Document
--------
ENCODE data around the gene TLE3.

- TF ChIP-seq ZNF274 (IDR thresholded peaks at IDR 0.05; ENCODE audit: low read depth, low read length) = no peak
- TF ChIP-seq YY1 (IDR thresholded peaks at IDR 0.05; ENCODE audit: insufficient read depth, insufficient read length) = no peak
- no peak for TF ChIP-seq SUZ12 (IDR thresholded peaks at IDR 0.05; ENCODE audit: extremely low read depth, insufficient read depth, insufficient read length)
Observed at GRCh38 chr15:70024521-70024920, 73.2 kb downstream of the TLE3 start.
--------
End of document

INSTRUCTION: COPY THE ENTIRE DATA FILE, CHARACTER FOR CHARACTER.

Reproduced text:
ENCODE data around the gene TLE3.

- TF ChIP-seq ZNF274 (IDR thresholded peaks at IDR 0.05; ENCODE audit: low read depth, low read length) = no peak
- TF ChIP-seq YY1 (IDR thresholded peaks at IDR 0.05; ENCODE audit: insufficient read depth, insufficient read length) = no peak
- no peak for TF ChIP-seq SUZ12 (IDR thresholded peaks at IDR 0.05; ENCODE audit: extremely low read depth, insufficient read depth, insufficient read length)
Observed at GRCh38 chr15:70024521-70024920, 73.2 kb downstream of the TLE3 start.